Moving Beyond Earth-Centered Theology

Moving Beyond Earth-Centered Theology November 15, 2022

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When Nikolaus Copernicus formulated his new model of the universe which placed the Sun, rather than the Earth, as the center of our solar system, in the 1500’s, it quite literally turned science, and theology, upside down.

I feel like we need another Copernican Paradigm Shift in today’s Christianity if we hope to move beyond an Earth-centric theology that allows for a more realistic understanding of God and our Universe.

Here’s what I mean: Many Christians today – even many Progressives that I encounter – still hold on ideas that whatever God is doing in the Universe it must happen here on this planet to matter.

For example, just the other day I was having a conversation with a friend of mine who said, “Earth can’t be destroyed because the Kingdom of God has to come to earth after Jesus makes all things new.”

In light of how vast and seemingly endless our Universe turns out to be, the idea that God cannot “bring the Kingdom” or “make all things new” without our little planet seems more than slightly absurd.

Bottom line: So many of the ways we conceive of God, or of ourselves, or of God’s ultimate plan for the Universe, are all wrapped up in humanity, and specifically, life on this planet.

Sometimes when people say, “God made man in His image”, I have to ask, “I wonder if Dolphins ever think, ‘I’m made in the image of God!”

And would a dolphin be wrong to think such a thing? I think not.

This human-centric blind spot we seem to have is also the reason why so many of us bristle at the notion of God being a “She” or insist that God is male, as if God had a penis or a vagina.

We can hardly imagine God without personifying God, and in so doing we make that God a man, or a woman, or at the very least some anthropomorphic being that bears at least some resemblance to ourselves.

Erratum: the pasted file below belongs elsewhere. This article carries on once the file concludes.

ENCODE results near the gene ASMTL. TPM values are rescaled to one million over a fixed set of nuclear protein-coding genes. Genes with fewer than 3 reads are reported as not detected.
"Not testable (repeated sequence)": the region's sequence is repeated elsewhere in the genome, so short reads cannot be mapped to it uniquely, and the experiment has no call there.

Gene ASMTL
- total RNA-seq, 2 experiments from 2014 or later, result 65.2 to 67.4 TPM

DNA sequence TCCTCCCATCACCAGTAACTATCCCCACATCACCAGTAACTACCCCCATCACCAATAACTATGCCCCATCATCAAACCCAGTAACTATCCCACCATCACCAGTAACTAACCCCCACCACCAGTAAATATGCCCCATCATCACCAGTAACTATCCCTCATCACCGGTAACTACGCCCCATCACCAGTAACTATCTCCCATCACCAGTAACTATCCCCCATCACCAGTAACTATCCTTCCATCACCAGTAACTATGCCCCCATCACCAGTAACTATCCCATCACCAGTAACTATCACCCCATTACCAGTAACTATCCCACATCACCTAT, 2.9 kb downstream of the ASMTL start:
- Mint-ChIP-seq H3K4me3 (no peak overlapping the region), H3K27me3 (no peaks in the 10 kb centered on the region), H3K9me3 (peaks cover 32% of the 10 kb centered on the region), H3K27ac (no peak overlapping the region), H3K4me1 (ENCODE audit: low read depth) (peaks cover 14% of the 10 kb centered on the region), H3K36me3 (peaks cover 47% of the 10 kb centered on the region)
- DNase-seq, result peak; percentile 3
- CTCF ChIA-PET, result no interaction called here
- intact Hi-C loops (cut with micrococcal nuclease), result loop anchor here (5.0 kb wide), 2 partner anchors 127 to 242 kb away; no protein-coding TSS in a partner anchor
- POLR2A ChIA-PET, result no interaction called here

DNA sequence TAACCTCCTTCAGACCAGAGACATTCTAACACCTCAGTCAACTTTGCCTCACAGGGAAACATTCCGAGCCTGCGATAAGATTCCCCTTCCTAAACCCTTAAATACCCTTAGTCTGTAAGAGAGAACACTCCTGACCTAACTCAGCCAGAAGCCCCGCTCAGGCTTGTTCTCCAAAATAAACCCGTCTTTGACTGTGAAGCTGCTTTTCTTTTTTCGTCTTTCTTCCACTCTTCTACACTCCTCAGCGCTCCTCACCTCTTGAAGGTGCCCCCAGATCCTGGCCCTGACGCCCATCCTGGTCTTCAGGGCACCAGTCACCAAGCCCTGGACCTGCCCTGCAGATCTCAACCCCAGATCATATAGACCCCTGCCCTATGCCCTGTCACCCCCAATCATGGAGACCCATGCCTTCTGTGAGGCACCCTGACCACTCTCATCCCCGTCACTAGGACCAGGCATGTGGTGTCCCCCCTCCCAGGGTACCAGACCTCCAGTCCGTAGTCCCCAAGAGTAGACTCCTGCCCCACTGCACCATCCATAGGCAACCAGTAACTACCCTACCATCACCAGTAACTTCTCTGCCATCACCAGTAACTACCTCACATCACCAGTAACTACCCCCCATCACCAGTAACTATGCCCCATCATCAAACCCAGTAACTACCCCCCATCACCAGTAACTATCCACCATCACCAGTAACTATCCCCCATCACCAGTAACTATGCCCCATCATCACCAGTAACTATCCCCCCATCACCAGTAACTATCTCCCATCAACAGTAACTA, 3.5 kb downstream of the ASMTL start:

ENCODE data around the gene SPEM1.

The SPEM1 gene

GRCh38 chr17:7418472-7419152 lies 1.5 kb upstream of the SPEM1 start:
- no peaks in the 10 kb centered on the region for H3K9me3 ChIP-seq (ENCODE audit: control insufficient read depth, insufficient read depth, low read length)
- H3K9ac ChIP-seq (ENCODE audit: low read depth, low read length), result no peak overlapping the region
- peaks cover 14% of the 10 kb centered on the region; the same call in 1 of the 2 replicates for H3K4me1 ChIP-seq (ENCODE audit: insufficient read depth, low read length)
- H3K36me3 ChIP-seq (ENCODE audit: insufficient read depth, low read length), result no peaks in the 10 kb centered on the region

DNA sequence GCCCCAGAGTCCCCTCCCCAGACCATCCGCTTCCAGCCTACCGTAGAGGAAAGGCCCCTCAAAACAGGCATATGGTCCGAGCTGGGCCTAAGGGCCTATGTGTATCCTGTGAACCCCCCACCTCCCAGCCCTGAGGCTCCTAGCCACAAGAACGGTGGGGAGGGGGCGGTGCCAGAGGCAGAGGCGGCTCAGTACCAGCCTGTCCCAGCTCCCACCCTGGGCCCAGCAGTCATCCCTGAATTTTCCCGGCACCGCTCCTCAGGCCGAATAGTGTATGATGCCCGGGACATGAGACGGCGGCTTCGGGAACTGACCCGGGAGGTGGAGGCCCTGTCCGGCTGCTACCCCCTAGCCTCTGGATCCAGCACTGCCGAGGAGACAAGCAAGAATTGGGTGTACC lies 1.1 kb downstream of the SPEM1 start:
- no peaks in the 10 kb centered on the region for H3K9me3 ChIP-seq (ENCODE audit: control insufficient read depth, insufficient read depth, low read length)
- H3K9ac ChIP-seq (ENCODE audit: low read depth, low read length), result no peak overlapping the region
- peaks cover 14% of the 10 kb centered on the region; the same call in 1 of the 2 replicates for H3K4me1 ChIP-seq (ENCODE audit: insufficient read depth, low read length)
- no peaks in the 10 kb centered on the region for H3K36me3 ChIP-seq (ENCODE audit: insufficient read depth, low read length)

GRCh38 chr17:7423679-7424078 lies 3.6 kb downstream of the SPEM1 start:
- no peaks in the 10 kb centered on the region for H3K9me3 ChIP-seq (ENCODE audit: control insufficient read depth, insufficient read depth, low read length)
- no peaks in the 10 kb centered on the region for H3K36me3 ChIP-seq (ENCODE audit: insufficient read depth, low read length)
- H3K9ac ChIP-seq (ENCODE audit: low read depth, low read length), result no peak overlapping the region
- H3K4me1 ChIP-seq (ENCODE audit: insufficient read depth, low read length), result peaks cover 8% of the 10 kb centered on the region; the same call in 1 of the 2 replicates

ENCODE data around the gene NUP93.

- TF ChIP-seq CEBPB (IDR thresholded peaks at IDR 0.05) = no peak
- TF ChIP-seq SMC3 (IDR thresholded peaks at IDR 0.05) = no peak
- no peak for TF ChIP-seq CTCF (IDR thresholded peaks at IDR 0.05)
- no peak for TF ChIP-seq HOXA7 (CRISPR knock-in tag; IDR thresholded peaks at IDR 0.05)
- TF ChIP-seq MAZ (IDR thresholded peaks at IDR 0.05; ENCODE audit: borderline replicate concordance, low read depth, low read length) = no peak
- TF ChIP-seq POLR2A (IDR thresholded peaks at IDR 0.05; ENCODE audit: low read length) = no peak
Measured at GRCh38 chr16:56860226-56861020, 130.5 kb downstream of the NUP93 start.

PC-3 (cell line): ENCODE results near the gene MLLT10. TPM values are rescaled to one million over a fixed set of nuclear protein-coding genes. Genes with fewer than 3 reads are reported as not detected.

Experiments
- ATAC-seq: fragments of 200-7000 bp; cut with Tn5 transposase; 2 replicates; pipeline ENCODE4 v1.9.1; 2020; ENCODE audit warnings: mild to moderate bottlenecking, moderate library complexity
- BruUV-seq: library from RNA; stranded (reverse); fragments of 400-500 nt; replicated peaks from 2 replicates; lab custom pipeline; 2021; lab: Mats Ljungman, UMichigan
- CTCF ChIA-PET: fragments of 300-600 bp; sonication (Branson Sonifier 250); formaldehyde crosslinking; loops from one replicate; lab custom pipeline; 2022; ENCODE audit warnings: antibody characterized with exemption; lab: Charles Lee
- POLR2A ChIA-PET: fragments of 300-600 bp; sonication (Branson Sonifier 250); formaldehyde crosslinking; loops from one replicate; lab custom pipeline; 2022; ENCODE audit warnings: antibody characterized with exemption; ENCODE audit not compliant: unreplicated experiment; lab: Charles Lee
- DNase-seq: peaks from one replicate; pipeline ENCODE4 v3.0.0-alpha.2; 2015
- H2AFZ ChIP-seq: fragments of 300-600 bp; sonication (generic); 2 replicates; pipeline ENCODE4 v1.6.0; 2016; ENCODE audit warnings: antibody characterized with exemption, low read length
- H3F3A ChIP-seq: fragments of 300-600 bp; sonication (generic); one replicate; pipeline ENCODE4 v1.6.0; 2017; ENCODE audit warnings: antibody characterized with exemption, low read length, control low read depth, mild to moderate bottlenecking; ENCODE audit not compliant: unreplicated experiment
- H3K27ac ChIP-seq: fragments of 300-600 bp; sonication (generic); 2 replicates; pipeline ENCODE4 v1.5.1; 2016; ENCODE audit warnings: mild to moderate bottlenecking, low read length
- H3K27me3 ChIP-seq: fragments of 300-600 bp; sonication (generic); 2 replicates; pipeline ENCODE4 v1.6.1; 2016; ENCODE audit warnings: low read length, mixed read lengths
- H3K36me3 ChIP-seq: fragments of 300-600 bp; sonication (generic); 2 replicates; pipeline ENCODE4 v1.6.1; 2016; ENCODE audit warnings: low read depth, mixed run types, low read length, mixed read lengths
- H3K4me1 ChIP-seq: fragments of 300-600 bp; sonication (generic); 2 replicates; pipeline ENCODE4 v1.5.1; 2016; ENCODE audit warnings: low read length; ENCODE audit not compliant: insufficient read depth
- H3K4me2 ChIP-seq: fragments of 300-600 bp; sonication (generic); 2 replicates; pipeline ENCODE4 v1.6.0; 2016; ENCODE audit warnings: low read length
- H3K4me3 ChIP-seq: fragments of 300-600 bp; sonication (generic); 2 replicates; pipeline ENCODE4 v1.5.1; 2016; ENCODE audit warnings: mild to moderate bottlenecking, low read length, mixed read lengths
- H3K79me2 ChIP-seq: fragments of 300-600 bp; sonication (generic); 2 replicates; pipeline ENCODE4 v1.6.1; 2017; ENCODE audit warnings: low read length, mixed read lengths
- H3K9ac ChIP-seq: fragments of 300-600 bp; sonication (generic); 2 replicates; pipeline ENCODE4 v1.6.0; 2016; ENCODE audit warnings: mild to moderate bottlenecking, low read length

Wendy and I were watching this fascinating documentary on Netflix with Graham Hancock – Ancient Apocalypse – which looks at the cataclysmic disaster that nearly wiped humanity from the face of the Earth at the end of the Ice Age.

The subject matter led us to a conversation about how fragile life on this planet truly is and how there are a variety of similar disasters that could easily erase all human life [or at least most of it] in a matter of hours or days.

For example, a single solar flare could instantly vaporize all life on Earth at literally any moment. Most of us would never know what hit us as the oceans would vaporize and all oxygen would instantly evaporate and every living thing would be charred to a crisp in a matter of seconds. [For the record, solar flares extending beyond the orbit of our planet have been observed in our own lifetime. Thankfully, none of those were pointed towards us. But it could still happen].

Another possible cataclysm might be a planet-killing meteor or comet which strikes the earth with enough force to either throw us out of orbit around our sun, or crack us into pieces, or at minimum create massive tidal waves and unleash earthquakes globally that wipe out most life on our planet.

Or, our existence could be snuffed out by the massive super-volcano sitting just beneath the surface at Yellowstone National Park. One day – and we can’t predict when – it will erupt suddenly and throw enough molten ash into our atmosphere to kill nearly all human life on this planet in a matter of weeks.

So, what if one of these events were to happen in our lifetime? Would that mean that God wasn’t real? Would it mean God’s plans to “make all things new” were thwarted? Would it mean that the Gospel isn’t true or that those who follow Jesus [or any other religion] wasted their time?

No, of course not.